The Furnace is the fourth town property to be named to the National Register, along with the Goodwood house on Summit Road, the Kenmore house on Dublin Road and the Sterner house on Swamp Road. The L-shaped, 290-acre district is one of the largest archaeological districts in the state, according to William Edwards, chairman of the town's Historical Commission.

Properties within the Furnace district, which encompasses
State, Cone, Hill and Furnace roads, are all privately owned. Some of the buildings connected with the original Richmond Iron Works still stand, including the office building, iron master's house and school.

'A little community'

"Everything necessary for iron mining took place on the property," Edwards said. The district had its own post office, railroad station, school and store. "It was a little community all built around the production of pig iron."

As for the furnace itself, Edwards said it is the last standing charcoal-fired iron furnace in the state. "It was also the last to operate in this area," he added, noting that it stopped operation in 1923.

Edwards said more than 50 town residents, students, professionals and archaeological experts helped with the field work and research on the district, which stretched over more than six years.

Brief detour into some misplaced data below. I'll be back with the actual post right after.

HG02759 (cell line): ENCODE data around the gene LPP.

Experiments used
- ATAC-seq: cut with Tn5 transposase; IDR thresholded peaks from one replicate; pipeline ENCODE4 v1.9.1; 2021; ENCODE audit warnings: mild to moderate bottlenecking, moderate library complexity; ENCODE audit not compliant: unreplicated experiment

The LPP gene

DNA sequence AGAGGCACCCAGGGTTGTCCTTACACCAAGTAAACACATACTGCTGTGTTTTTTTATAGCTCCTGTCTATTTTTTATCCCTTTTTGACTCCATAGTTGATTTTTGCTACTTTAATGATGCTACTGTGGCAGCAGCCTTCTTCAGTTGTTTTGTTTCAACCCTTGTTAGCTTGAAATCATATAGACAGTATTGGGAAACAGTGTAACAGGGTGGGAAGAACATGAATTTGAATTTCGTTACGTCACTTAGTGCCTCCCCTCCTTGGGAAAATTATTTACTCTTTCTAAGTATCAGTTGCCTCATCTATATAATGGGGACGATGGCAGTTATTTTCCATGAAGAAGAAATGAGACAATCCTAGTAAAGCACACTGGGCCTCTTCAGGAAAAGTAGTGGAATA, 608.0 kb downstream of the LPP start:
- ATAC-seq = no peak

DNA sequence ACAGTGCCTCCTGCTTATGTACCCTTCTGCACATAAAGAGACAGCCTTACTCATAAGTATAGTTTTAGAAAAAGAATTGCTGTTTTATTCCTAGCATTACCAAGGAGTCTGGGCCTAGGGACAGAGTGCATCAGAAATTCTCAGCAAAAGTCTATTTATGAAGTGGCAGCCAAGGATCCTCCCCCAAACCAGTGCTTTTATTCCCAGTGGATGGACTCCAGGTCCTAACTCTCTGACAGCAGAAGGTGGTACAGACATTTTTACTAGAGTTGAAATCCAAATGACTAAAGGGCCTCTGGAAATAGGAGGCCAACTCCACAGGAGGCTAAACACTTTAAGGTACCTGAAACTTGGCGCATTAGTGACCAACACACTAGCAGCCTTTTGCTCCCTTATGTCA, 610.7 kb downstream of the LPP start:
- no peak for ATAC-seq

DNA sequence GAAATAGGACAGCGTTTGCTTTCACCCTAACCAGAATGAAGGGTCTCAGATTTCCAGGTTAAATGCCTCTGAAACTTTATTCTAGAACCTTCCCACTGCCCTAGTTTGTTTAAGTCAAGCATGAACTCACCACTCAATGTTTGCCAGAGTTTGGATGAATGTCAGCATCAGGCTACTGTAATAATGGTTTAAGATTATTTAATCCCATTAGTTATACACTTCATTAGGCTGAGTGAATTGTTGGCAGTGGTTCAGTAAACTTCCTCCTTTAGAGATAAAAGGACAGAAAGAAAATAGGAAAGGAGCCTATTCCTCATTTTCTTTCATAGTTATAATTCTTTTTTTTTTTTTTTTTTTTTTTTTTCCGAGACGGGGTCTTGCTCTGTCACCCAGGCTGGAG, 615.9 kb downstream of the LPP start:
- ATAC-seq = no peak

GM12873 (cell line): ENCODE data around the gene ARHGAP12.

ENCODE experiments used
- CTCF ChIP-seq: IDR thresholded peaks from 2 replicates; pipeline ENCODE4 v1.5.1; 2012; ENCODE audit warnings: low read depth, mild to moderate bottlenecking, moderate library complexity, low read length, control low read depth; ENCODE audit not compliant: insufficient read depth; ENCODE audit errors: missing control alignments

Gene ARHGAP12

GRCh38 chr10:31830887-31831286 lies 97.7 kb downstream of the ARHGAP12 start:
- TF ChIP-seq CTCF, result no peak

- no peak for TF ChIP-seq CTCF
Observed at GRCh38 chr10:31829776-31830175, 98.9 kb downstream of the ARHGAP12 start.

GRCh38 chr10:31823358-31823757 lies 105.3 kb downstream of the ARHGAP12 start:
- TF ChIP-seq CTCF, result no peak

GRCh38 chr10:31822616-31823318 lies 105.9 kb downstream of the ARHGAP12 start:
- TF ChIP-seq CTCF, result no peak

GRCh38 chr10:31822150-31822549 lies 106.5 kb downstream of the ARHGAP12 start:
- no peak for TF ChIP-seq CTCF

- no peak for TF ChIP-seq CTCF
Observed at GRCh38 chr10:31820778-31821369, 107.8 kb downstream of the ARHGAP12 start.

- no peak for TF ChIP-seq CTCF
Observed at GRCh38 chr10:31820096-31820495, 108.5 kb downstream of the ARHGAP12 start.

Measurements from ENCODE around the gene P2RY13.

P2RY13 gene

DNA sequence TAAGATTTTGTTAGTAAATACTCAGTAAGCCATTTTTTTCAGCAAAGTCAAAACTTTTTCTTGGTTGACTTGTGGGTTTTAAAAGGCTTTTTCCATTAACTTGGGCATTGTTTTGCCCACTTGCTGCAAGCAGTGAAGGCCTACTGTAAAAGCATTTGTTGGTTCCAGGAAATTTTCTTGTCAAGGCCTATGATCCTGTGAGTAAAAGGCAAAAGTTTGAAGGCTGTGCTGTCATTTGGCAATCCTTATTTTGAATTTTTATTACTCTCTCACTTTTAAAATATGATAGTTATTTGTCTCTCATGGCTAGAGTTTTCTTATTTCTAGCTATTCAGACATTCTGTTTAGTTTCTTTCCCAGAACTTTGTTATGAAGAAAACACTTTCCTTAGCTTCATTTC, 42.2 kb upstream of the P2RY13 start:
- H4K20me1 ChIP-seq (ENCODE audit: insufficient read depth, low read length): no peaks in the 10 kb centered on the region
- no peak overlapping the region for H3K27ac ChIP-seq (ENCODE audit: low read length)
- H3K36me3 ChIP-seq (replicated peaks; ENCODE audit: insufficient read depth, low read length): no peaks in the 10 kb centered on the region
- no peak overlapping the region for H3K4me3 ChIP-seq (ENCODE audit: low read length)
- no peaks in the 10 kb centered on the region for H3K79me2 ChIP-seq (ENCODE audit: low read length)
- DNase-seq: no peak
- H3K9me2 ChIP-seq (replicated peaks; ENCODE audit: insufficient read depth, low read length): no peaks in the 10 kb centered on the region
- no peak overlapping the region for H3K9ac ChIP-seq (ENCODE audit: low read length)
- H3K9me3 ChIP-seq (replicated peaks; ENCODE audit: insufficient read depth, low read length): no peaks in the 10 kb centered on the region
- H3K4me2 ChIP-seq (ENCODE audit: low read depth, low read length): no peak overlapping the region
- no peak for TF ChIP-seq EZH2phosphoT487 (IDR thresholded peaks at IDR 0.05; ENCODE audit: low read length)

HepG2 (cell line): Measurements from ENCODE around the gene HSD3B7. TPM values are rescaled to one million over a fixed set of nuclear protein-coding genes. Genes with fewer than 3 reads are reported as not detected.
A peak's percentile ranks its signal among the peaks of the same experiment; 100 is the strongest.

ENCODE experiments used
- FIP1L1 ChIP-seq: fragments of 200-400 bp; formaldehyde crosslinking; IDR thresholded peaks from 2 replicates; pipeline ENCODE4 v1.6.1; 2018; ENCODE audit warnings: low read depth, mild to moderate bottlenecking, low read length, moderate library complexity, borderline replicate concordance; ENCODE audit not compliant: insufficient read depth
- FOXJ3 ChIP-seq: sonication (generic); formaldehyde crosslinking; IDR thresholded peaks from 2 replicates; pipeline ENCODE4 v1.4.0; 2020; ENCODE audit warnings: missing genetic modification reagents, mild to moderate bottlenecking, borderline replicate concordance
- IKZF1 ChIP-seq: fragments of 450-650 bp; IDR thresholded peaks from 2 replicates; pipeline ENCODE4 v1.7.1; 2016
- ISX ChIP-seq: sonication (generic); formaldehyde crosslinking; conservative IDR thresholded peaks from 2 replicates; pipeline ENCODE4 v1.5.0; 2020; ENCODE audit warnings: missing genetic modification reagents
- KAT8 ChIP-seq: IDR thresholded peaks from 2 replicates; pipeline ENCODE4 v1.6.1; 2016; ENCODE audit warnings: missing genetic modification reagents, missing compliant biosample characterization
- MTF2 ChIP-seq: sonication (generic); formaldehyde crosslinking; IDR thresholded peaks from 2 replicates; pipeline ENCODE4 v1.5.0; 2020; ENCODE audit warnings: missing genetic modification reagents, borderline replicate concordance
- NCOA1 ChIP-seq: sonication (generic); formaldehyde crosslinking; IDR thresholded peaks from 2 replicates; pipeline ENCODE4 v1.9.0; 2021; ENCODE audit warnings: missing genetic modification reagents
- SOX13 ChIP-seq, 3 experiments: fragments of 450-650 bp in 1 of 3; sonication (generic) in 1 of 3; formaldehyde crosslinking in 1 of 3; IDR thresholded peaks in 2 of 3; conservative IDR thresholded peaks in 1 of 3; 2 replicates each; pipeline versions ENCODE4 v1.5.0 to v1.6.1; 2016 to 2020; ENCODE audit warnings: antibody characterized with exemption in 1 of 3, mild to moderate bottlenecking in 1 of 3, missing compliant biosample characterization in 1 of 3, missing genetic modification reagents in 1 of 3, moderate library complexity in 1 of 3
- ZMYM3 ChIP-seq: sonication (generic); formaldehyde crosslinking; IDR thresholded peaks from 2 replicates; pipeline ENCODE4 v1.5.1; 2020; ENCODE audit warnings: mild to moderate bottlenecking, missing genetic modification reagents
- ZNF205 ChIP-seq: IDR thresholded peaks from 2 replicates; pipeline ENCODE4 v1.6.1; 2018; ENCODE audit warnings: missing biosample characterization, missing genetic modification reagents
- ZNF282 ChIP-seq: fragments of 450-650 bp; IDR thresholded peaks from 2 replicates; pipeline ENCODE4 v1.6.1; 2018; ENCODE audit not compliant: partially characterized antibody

"This has been a long-term project, and more has been done than was necessary for the National Register," Edwards said. "We wanted to document this site as thoroughly as possible."

Researchers took more than 2,500 photographs of the district, conducted survey work and interviewed older residents to record oral histories.

The Massachusetts Historical Commission voted to recommend the property for national status in July. The National Register recognizes historical significance and permits designees certain protections if proposed developments threaten the property. But the designation does not restrict what property owners may do with their properties.

The Richmond Furnace was one of several dozen furnaces within the Salisbury Iron District, which covers northwestern Connecticut, Western Massachusetts and part of adjacent New York. By the time Richmond Iron Works ended operations in 1923, its production methods were antiquated.

But the furnace had been a major source of iron for the production of Rodman guns during the Civil War, according to Edwards. He stressed that the district is privately owned and should not be dug for artifacts, explaining that there are no remains of interest to collectors.

Photo by Ben Garver / Berkshire Eagle Staff

Top Photo Caption - The Richmond Furnace, which stopped operation in 1923, is the last standing charcoal fired iron furnace in the state. It also was the last one in the area to be used.

Photo caption - Richmond Furnace District has been listed on the National Register of Historic Places. This is the interior of the furnace.